Fiction is fun, but don't mess with the history

Thursday, May 15, 2014

Bird of Another Heaven (2007), by James D. Houston

The previous post discussed Snow Mountain Passage (2001), by James D. Houston. Six years later, Houston published Bird of Another Heaven. Not surprisingly, it has some similarities in style. Like the earlier novel, Bird uses a fictional present-day narrator to introduce the main fictional historical characters. Those characters' stories are self-narrated and/or related by the modern character. A diary is again used as a self-narrative device for one of the earlier characters.

Unlike Snow Mountain Passage, the contemporary character's real-time story is an important part of the overall narrative, and is skillfully used to pull the historical strands together into a reflection on the classic "what we've gained / what we've lost" discussion that makes the history even more compelling.

The present-day protagonist is a public radio talk show host named Sheridan "Dan" Brody. He knows that he is of mixed racial ancestry, but his father's early death and his mother's reluctance to talk about the past have left him without much information about his heritage. His quest to recover his family story is the plot device that pulls together all of the historical threads.

Bird of Another Heaven begins with a visit to San Francisco in 1891 by David Kalakaua, last King of Hawai'i. What was intended to be a brief visit turns out to be the final episode of his eventful life. From that beginning, the novel swings both to future and past. Dan eventually learns that his birth father's name was Sheridan Wadell, that he is a distant cousin of that Hawai'ian king, and that he also has native Californian ancestry along with his mother's Arkansas anglo heritage.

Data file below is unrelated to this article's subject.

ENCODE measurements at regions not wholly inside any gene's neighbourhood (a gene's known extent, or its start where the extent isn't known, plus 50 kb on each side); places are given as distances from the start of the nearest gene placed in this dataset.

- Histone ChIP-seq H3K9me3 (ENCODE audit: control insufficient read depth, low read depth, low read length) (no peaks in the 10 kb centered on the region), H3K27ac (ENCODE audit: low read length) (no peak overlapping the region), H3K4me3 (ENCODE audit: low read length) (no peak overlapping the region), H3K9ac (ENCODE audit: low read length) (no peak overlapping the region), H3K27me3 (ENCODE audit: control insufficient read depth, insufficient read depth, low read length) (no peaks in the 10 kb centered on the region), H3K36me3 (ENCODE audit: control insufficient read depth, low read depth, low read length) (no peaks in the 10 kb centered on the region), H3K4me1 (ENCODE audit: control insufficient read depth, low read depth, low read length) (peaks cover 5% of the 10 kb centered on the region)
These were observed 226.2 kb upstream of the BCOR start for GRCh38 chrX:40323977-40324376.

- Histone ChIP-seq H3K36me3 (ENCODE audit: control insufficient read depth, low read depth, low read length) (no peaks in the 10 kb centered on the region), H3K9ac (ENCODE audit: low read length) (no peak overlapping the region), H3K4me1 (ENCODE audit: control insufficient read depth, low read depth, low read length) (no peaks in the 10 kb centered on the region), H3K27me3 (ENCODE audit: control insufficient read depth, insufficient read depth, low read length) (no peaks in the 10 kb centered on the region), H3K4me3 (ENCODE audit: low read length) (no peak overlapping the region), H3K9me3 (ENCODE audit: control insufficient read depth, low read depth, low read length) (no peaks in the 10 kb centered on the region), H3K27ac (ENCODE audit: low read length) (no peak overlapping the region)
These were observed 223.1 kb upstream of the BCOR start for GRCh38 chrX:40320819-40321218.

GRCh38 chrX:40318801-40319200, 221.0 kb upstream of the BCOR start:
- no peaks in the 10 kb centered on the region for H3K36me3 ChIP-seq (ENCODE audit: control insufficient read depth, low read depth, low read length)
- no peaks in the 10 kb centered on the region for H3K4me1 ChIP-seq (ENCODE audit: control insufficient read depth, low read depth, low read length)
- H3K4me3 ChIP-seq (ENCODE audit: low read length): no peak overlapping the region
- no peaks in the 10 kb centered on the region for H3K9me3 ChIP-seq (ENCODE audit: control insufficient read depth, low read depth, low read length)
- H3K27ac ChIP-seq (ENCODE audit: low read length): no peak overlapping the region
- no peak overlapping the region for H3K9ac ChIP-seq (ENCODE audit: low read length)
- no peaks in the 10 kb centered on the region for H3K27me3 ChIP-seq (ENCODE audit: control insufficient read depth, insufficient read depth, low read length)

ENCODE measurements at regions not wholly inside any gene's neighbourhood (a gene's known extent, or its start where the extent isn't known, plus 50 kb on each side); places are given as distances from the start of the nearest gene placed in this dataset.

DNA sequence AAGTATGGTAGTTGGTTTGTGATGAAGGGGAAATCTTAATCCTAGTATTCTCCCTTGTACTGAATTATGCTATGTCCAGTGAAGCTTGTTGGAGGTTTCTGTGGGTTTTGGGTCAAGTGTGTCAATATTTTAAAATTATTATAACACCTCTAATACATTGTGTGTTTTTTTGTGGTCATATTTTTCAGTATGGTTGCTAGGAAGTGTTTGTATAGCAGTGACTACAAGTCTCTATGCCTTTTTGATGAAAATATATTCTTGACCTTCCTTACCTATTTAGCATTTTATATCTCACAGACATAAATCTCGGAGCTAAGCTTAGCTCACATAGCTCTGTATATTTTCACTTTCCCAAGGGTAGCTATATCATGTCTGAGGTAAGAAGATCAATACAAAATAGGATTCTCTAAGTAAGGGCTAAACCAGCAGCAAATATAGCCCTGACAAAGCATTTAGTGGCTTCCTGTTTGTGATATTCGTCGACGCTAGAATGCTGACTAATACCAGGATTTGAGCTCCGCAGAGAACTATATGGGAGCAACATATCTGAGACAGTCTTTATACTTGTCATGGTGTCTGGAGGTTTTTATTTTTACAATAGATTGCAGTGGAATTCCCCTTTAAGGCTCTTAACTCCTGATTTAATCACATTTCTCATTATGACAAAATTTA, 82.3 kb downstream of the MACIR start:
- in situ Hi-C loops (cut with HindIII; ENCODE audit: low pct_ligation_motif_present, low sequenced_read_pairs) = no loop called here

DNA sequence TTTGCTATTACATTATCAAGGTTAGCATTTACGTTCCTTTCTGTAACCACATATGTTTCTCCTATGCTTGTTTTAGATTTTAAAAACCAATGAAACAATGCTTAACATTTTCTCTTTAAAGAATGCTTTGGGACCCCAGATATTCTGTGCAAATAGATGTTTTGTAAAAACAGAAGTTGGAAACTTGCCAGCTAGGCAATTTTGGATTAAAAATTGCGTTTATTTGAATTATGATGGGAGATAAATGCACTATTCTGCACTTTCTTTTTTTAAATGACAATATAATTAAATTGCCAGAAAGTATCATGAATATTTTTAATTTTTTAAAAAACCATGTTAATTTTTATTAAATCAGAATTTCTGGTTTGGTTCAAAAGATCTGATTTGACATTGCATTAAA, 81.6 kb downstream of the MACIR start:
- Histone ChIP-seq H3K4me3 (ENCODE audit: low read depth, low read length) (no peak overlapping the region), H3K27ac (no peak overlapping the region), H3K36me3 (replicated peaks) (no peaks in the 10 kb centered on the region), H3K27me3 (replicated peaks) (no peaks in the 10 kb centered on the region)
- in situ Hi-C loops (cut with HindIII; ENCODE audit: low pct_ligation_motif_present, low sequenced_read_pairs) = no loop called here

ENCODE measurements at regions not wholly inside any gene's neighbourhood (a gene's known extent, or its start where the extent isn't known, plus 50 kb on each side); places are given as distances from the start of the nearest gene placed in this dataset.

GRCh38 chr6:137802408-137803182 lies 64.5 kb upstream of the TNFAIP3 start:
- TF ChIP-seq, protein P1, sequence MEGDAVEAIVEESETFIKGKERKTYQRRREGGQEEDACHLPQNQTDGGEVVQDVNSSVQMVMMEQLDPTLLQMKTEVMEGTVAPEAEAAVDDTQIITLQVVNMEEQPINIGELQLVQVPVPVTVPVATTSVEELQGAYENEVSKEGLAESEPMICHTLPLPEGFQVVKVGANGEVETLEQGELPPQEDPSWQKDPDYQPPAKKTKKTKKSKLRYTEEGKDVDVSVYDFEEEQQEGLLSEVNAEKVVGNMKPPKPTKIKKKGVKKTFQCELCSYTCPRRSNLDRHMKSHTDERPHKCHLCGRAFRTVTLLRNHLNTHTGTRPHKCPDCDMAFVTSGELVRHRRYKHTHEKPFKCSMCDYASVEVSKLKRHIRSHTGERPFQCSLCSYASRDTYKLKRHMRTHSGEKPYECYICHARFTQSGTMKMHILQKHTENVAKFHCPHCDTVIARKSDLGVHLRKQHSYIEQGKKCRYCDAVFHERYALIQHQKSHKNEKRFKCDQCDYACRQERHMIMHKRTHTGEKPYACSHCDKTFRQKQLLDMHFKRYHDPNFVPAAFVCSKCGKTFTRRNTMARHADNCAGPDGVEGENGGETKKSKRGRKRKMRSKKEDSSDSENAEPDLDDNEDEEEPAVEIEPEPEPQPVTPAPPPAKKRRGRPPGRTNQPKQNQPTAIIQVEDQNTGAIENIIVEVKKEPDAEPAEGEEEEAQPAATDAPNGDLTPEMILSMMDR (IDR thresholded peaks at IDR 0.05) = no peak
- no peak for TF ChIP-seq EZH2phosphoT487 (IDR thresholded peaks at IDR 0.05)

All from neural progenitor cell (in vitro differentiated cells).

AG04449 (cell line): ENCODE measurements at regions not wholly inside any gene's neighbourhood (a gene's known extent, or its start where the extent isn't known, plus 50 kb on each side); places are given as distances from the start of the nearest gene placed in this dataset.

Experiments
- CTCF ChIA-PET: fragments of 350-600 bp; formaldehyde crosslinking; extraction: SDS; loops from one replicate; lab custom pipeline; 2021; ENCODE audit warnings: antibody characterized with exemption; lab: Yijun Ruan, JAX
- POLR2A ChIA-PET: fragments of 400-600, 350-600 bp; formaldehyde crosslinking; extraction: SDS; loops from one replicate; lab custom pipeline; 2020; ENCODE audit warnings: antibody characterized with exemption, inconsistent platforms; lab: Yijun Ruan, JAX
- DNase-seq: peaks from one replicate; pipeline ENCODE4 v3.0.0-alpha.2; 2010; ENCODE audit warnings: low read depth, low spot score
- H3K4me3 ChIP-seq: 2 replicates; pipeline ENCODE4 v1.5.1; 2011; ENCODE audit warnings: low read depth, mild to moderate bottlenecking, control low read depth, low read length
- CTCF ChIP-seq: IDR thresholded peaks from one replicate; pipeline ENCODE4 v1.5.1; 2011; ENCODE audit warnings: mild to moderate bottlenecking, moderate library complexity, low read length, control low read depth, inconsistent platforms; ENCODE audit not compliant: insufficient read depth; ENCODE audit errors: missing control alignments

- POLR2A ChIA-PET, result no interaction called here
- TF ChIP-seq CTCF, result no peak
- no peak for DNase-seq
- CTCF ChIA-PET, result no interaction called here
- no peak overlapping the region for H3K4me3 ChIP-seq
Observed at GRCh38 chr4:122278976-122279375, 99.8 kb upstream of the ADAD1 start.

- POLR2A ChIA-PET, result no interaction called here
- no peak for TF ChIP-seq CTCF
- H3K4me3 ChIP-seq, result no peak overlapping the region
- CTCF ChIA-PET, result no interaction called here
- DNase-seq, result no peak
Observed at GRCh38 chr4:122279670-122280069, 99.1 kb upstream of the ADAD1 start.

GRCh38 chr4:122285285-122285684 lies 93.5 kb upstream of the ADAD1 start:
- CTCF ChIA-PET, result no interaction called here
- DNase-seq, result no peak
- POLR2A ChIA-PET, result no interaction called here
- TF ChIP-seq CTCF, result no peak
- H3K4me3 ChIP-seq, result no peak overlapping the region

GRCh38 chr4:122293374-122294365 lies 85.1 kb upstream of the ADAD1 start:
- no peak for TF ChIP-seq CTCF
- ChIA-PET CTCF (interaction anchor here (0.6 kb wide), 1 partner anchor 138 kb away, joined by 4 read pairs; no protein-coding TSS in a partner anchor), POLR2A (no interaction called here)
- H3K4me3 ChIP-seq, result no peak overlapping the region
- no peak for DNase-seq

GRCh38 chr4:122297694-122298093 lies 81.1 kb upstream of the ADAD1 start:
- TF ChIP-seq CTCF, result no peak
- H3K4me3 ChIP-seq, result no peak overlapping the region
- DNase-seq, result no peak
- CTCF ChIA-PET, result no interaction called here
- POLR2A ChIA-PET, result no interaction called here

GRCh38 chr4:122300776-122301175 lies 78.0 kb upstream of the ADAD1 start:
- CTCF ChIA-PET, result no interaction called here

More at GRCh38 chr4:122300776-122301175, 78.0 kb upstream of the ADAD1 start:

The story of how the blood of Hawai'ian royalty and a northern California Miwok village came to be combined in Dan Brody, and how his discovery of that heritage affects his present-time view of his place in the world, are the central themes of Bird of Another Heaven. Along the way, the reader learns about a number of historical events and characters, including the Swiss entrepreneur Johan "John" Sutter, who had to sail first to the Sandwich Islands (Hawaii) to get from Oregon to California in 1838. While there, he hired a dozen Hawaiians willing to go with him to unexplored regions of the Sacramento River in Mexican Alta California and help build a new settlement among the Miwok. That wilderness settlement became known as Sutter's Fort, and evolved into the capitol city of the state.

This novel, like Snow Mountain Passage, gets straight "5"s on my criteria, so there's no need to go through the whole list. There's one thing I wish Houston could have done that would have made Bird of Another Heaven even more fun (for me and other fans of serial hist-fic). The one historical character with a significant role in both novels is John Sutter. Unfortunately, his appearance in Bird of Another Heaven is in 1838, while in Snow Mountain Passage, the year is 1846. That made it impossible to include, in the later novel, a reference to Sutter's role in the earlier novel, or repeat appearances by fictional characters. Sutter's kanaka mistress is a fictional character in Snow Mountain Passage, but no other Hawai'ians figure into the Donner Party story. The author may have had no desire to include such a self-reference anyway, since these two novels cannot be considered serial in any significant sense.  


No comments:

Post a Comment